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#50078 - 03/23/05 04:34 PM Low voltage  
Ken Hackbert  Offline
Junior Member
Joined: Mar 2005
Posts: 4
Missouri
Can low voltage cause injuries or even death?


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#50079 - 03/23/05 05:10 PM Re: Low voltage  
Ron  Offline
Member
Joined: Mar 2002
Posts: 582
White Plains, NY
Yes,
It depends mostly upon how much ampacity it has behind it.


Ron

#50080 - 03/23/05 09:48 PM Re: Low voltage  
renosteinke  Offline
Cat Servant
Member
Joined: Jan 2005
Posts: 5,316
Blue Collar Country
Ask any welder....I think you'll find that an awfull amount of welding is done in the 10-20 volt range- with lots of amps!
Anything that can vaporise steel can hurt you.


#50081 - 03/23/05 10:34 PM Re: Low voltage  
gfretwell  Offline


Member
Joined: Jul 2004
Posts: 9,099
Estero,Fl,usa
The amount of current you receive is based on the resistance of your skin and tissue. Low voltage will not allow much current to flow under normal circumstances. Think about your car. Any circuit in there will provide plenty of current to kill you (100-200ma) but not enough voltage to push that much current through your body. People don't get electrocuted connecting up battery terminals in the rain.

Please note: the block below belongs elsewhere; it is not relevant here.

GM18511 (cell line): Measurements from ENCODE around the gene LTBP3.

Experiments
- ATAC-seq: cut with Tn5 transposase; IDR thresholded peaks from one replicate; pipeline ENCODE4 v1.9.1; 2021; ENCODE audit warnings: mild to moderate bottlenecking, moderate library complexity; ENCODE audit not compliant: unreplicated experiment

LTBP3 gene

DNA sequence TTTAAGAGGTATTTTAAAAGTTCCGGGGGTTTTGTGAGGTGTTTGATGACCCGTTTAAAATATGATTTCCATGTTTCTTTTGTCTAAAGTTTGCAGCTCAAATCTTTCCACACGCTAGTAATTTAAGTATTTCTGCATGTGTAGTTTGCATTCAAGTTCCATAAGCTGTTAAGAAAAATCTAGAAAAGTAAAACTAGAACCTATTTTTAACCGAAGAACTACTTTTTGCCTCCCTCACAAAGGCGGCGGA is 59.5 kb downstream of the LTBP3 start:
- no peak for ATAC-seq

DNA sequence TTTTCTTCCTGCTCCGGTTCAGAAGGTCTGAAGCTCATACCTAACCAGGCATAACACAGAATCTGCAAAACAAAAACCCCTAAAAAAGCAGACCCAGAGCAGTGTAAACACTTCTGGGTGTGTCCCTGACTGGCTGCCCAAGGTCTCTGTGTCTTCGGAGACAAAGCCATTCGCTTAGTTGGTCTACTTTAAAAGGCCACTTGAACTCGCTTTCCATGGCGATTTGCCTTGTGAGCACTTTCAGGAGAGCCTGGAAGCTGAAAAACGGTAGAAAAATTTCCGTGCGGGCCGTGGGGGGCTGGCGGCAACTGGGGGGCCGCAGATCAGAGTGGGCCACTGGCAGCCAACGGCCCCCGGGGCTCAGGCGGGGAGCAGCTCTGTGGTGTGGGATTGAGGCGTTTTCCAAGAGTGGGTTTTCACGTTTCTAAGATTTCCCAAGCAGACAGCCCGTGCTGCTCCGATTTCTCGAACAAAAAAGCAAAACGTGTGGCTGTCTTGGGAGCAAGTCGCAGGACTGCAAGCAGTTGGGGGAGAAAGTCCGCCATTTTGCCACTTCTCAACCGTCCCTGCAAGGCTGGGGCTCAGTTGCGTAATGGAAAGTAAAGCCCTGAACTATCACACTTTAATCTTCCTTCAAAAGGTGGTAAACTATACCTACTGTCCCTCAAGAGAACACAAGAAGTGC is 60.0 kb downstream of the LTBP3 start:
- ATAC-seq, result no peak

If you are in a swimming pool immersed in water 12v might ring your bell but I still doubt it would kill you.
In the computer biz we had 3v power supplies at a couple hundred amps. There was danger but it was welding danger, not electrocution. I saw a guy light up a ring and it damn near burned his finger off. A cup of coffee mitigated the damage. I never put another piece of metal on my body.


Greg Fretwell

#50082 - 03/24/05 06:53 AM Re: Low voltage  
SteveFehr  Offline
Member
Joined: Mar 2005
Posts: 1,208
Chesapeake, VA
Given the resistance of skin, it's unlikely to hurt you- V=IR and all, and it only takes current on the order of a tenth of an amp to kill, if it passed through your heart or head. Still not a good idea. OTOH, you can pass high-voltage, high-current tazer darts through your stomach, hand or thigh all day and feel nothing but pain because the current is siezing up muscles other than your heart.

There's an urban legend about a man who killed himself with a 9V battery by jamming the probes through the skin on his thumbs- would have put about 90ma through his heart, just enough to kill.
http://www.darwinawards.com/darwin/darwin1999-50.html

Normally, the body has an resistance of about 500kOhms or more (varying wildly), but the resistance goes down drastically if the skin is wet- electric chairs use probes dipped in saltwater to reduce the resistance to about 5kOhms. Hence why we put GFIC in kitchens and bathrooms but don't bother anywhere else- 120V is not normally enough to kill. 5mA is generally the threshold for danger.

[This message has been edited by SteveFehr (edited 03-24-2005).]



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